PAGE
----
Friday, 15 February 2013

Full moon, half moon, total eclipse

"It's an extraordinary thing, this tiny little province of Northern Ireland, where carnage happened. And I was a part of it.  I grew up in it." Liam Neeson

This weekend I am backing Belfast!  If you haven't guessed by now I am from the lovely country of Northern Ireland.   I don't know about other bloggers who are reading this but I am fascinated by the views I get.  I am constantly refreshing to see how many have viewed it since I last looked. The amazingness of the internet is that you can track where people are viewing your blog from.  This week alone I have had viewers from New Zealand, Hong Kong, Poland, America, France and Germany.  It is unbelievable the power of the internet.

 View of Belfast from my balcony

So I wanted to do this post (and the next one on monday) as a review of Belfast as sadly it has been getting some bad press due to a small minority of people.  There has been a massive drive across Northern Ireland lately mainly focusing in Belfast to "back Belfast."  Due to the protests and the fact it was a very cold and long January, people have been mainly staying at home.  Understandable but it has been affecting business across the province.  Also, many visitors have been put off coming to Belfast due to what they are hearing on the news.

To be truthful, it doesn't affect my life if they fly a flag or not over City Hall in Belfast city centre.  But to some people it does and that is fair enough.  My take on it is that when I am 85 or whatever age, lying on my death bed, I won't remember the day that they decided not to fly the flag over city hall.  I will remember my family and friends,  my wedding day, giving birth to my children, their 1st smile and loving my grandchildren.

I am "half a Jaffa," as I like to call myself.  I was brought up half protestant, half catholic.  My mum was a catholic, my dad a protestant.  I went to a very protestant primary school where I wore the red hand of Ulster on my chest via my school jumper.  We said the Lord's prayer each day with the added doxology (that's the bit at the end of the Lord's prayer that protestants say).  When I was eight years old, I did my First Holy Communion and I brought my Communion dress into school for show and tell.  I didn't know that I was different, I wasn't treated different, I wasn't brought up to think there was any difference.  I just wanted to show off a dress that I had worn at the weekend.  I then attended the most catholic school in the area with nuns and everything.  Of course, I had no idea.  I just loved the school, the teachers and it was my choice.  Religion was never mentioned.  That was until the first day and we said the Lord's prayer in Assembly and I continued on at the end.  I had no clue why everyone stopped.  Call me naive, call me silly but honestly, I think my parents did a great job bringing me up not to judge people or know there is a difference between the two.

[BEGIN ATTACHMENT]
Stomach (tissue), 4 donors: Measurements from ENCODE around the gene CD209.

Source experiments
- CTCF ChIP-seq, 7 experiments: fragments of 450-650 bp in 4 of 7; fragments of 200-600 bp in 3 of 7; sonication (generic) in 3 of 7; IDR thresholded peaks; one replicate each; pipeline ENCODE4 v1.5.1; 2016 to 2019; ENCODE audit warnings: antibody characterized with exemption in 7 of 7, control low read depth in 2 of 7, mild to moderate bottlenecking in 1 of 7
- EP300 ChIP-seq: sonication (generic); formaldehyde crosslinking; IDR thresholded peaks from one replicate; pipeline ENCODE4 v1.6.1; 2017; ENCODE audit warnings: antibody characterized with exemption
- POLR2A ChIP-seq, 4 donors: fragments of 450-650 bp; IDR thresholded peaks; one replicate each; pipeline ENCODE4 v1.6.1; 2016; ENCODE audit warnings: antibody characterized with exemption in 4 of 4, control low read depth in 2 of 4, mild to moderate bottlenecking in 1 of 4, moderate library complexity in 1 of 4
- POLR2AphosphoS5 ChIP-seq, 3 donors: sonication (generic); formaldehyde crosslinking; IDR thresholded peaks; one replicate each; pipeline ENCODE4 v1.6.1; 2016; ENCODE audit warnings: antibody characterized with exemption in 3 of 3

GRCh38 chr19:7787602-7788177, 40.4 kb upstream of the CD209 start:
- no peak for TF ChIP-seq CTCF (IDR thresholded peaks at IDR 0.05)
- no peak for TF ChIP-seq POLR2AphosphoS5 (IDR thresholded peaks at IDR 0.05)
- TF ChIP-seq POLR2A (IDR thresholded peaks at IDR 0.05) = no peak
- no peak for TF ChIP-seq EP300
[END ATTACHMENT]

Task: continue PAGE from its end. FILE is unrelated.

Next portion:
I have always got on with everyone, none of my friends care what religion I am.  I have attended mass and church.  I know the name of my family's priest and I know the name of my family's minister (I even fancied his son at one point).  Belfast is a beautiful city and I honestly can't see myself living anywhere else.  Sure, I want to go travelling and possibly live in another country for a few years but I will always come back to Northern Ireland to raise my children.  It's my home.

View of Belfast from my balcony last month

So this weekend, my schedule is jammed packed! Well tonight I am travelling to the boyfriend's house which is about half an hour outside Belfast and having a lovely home cooked belated Valentine's day meal.  Tomorrow, Connor, Connor's little brother, Harry and I are going to the Mac, Belfast's brand new arts venue.  They are showing an exhibition on Andy Warhol, the first time any of his work has been showing in Northern Ireland!  Then on Sunday, I am having a girly catch up day with my two best friends, Zoe and Jenny.  We are going to have a day of fun!!! Plan is to hit the Titanic museum which is unbelievable, ice skating, dinner in Victoria Square and who knows where else.  Probably Lisburn Road too for ice cream and a cup of tea.

So tune in Monday for lots of fun photos, reviews and what I was wearing over the weekend!

1 comment:

  1. Very well written post. I'm from Belfast as well and I agree entirely with your sentiments about the "death-bed" perspective on life.

    I think sometimes the Northern Ireland situation is so volatile that people forget what really matters in life, and that is the interactions we have with other human beings, not what flag we fly, what school we go to or even what clothes we wear! I'm not suggesting that all those things are entirely unimportant in themselves, it's all about getting the balance right and these flag protests certainly haven't struck the right balance.

    On the other hand, the idea behind your blog seems like an interesting challenge at getting the balance right! Good luck with it!